Why didn't many Irish people settle in Algeria?

Futurist

Ad Honoris
May 2014
15,537
SoCal
#1
A 1929 article about Irish people moving to Algeria caught my eye:

Irish emigration to Algeria

"Most Irishmen are familiar with Davis' thrilling poem The Sack of Baltimore, which tells the story of the swoop made by the Algerian corsairs in the seventeenth century on the village of Baltimore in the south-west of Cork county.

On that occasion the pirates took nearly 300 prisoners, who were subsequently sold as slaves in Algiers. It is, however, a curious, but little known, fact that there should have been in the nineteenth century voluntary emigration by Irishmen to the land of the Algerians.

Marshal MacMahon, desirous of diverting some portion of the stream of emigration from the country of his forefathers to the rich and fertile fields of Algeria, despatched a confidential agent to Ireland in 1869, with the result that about 150 Irishmen of the farming class set sail for Algeria in the October of that year. The experiment, however, proved a failure owing to lack of capital and the inroads caused by fevers, and in a few years the Irish colony vanished from this historic part of Northern Africa.

The Irish Times, December 27th, 1929."

The contents of this article made me wonder--why exactly was there a lack of capital invested in Irish settlement in Algeria in the 19th and early 20th centuries? Indeed, why exactly were large numbers of southern Europeans able to move to Algeria without any problem and stay there until Algerian independence in 1962 while the Irish never managed to create large, permanent settlements in Algeria of their own?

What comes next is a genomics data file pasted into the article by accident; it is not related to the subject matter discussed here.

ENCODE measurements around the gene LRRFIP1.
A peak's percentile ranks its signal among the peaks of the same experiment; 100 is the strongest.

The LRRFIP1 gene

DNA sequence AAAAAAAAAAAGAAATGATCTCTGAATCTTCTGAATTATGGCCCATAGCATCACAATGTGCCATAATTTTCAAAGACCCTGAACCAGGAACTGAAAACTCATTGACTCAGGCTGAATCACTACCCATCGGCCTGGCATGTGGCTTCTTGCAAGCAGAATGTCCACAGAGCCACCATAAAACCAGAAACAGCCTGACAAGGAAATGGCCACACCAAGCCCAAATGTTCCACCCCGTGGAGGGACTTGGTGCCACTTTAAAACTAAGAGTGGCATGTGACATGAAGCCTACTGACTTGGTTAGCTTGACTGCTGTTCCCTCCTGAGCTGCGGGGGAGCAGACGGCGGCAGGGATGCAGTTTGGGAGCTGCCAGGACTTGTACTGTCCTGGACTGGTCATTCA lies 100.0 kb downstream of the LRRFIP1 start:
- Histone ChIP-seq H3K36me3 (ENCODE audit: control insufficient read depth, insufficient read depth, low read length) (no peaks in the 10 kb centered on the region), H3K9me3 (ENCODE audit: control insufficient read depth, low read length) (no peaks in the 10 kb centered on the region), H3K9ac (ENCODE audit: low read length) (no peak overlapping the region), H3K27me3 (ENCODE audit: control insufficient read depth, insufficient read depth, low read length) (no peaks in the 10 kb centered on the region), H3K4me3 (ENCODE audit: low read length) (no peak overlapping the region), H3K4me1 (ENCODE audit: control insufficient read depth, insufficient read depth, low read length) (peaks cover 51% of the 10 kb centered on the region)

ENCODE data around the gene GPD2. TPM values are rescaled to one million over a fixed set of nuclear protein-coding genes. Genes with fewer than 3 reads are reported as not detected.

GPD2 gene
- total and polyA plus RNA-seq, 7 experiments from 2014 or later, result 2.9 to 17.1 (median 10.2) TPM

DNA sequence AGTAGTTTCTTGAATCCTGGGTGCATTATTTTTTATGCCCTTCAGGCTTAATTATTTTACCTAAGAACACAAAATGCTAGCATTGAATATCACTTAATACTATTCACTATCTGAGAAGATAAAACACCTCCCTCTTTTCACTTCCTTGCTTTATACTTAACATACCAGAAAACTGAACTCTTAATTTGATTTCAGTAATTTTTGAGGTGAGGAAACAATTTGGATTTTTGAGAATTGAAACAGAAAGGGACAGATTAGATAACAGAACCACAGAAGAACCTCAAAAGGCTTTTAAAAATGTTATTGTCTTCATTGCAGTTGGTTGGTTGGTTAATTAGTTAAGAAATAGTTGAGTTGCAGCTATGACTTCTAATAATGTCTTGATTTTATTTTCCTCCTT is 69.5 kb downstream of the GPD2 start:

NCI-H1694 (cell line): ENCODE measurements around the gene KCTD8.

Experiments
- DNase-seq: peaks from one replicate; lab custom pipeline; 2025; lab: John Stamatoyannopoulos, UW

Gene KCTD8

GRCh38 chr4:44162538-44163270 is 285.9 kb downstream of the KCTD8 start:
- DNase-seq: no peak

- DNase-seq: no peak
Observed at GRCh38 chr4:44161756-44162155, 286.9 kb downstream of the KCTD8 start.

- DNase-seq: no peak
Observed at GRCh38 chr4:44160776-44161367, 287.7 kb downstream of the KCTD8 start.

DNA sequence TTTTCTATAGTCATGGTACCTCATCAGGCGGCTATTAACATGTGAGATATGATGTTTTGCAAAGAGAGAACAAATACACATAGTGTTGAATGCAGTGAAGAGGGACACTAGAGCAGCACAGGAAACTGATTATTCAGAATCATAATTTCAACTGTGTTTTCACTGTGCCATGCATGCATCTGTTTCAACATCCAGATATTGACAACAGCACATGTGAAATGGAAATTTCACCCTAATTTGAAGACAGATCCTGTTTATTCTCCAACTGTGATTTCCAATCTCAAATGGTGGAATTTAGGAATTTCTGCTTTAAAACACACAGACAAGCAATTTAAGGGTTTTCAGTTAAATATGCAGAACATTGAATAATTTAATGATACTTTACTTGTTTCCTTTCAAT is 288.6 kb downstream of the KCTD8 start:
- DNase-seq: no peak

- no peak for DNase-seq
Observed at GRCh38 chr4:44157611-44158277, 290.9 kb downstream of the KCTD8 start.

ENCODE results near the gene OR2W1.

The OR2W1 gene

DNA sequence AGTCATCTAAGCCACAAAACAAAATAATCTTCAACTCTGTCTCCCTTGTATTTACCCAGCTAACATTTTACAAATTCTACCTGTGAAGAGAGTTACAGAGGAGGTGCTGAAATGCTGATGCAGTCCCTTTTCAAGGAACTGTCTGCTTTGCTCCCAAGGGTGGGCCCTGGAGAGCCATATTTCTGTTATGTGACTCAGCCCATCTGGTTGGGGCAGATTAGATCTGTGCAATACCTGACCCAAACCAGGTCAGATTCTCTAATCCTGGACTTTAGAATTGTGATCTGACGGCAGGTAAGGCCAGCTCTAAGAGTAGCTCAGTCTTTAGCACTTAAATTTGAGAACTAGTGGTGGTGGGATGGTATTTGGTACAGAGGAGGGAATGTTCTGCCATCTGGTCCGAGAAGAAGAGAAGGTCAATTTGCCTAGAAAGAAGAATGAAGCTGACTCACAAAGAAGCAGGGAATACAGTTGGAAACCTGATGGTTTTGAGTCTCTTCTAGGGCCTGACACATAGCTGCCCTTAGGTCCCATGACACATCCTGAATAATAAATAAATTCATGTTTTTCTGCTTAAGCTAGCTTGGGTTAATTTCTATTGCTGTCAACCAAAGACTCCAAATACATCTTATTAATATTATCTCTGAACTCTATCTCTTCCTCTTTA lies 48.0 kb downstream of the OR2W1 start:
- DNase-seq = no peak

Was it because Algeria's climate and culture was too different for the Irish to integrate into? Or was there another reason for this?
 
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Futurist

Ad Honoris
May 2014
15,537
SoCal
#2
I wonder if @johnincornwall has any thoughts about this.

Also, it's worth noting that France already controlled Algeria during the Irish famine of the 1840s. Thus, I wonder why France didn't try to recruit a lot of Irish people to move to Algeria either during this time or sometime afterwards.
 
Aug 2014
4,011
Australia
#5
I don't think your definition of "a lot" is the same as everyone else's. There was a Jihad declared only two years after French occupation and within seven years it had gained control of more than two-thirds of the country.

Hundreds of thousands migrated to Algeria but many were killed. Today less than 1% of the population is white.